Turn-taking in cooperative offspring care: by-product of individual provisioning behavior or active response rule?

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Savage, James L.
Browning, Lucy E.
Manica, Andrea
Russell, Andrew F.
Johnstone, Rufus A.
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Springer Verlag
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For individuals collaborating to rear offspring, effective organization of resource delivery is difficult because each carer benefits when the others provide a greater share of the total investment required. When investment is provided in discrete events, one possible solution is to adopt a turn-taking strategy whereby each individual reduces its contribution rate after investing, only increasing its rate again once another carer contributes. To test whether turn-taking occurs in a natural cooperative care system, here we use a continuous time Markov model to deduce the provisioning behavior of the chestnut-crowned babbler (Pomatostomus ruficeps), a cooperatively breeding Australian bird with variable number of carers. Our analysis suggests that turn-taking occurs across a range of group sizes (2–6), with individual birds being more likely to visit following other individuals than to make repeat visits. We show using a randomization test that some of this apparent turn-taking arises as a by-product of the distribution of individual inter-visit intervals (“passive” turn-taking) but that individuals also respond actively to the investment of others over and above this effect (“active” turn-taking). We conclude that turn-taking in babblers is a consequence of both their individual provisioning behavior and deliberate response rules, with the former effect arising through a minimum interval required to forage and travel to and from the nest. Our results reinforce the importance of considering fine-scale investment dynamics when studying parental care and suggest that behavioral rules such as turn-taking may be more common than previously thought.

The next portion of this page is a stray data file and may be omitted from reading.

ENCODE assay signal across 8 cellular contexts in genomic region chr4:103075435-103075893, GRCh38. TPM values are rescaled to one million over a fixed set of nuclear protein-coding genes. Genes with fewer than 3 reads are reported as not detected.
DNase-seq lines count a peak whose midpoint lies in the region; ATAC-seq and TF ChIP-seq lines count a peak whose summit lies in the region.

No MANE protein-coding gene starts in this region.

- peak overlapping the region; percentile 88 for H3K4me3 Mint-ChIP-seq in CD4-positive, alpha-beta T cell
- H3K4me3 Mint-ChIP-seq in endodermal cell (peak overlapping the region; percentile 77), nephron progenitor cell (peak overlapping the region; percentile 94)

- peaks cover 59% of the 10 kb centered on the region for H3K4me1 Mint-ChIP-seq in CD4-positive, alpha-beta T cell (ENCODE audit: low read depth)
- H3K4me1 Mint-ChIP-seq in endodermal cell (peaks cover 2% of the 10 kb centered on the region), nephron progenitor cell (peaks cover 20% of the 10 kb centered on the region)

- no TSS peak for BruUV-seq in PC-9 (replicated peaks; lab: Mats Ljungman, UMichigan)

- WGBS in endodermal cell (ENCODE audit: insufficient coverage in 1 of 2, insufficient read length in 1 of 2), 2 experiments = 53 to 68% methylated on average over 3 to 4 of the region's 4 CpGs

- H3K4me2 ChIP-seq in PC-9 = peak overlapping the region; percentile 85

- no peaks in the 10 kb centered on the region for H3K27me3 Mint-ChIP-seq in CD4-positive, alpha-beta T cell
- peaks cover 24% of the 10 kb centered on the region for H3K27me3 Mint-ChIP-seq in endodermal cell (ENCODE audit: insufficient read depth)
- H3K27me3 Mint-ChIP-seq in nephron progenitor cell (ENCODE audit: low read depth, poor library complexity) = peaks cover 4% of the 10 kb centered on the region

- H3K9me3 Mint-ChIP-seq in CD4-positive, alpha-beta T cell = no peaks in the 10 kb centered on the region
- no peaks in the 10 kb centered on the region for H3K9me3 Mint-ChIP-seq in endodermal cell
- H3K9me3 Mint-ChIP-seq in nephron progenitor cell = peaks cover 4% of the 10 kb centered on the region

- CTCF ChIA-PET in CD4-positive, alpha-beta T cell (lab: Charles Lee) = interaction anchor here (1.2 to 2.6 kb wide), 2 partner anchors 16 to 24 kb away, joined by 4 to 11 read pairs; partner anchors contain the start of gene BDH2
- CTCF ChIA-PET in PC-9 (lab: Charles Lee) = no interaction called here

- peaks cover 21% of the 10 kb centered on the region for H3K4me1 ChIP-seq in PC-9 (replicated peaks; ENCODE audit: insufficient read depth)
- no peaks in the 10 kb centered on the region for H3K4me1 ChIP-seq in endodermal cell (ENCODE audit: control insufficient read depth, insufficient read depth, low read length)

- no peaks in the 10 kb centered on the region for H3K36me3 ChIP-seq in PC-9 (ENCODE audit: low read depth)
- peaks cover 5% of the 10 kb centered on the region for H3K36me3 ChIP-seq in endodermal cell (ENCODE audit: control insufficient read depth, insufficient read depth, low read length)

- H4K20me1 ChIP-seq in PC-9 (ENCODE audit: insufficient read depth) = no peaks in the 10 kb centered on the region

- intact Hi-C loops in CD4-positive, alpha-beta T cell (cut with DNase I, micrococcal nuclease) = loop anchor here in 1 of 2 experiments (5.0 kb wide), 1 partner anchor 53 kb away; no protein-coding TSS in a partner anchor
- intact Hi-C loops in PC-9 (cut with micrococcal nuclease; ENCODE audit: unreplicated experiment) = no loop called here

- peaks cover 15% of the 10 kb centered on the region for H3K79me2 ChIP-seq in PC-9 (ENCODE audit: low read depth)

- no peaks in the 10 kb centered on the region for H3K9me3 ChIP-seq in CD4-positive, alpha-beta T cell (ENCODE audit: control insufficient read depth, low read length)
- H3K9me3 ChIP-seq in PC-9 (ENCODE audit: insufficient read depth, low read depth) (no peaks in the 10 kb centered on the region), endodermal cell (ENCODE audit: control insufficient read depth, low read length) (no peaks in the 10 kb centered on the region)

Cooperative breeding , Parental care , Provisioning rules , Reciprocity
Savage, J. L., Browning, L. E., Manica, A., Russell, A. F. and Johnstone, R. A. (2017) 'Turn-taking in cooperative offspring care: by-product of individual provisioning behavior or active response rule?', Behavioral Ecology and Sociobiology, 71(11), 162 (10pp). doi: 10.1007/s00265-017-2391-4
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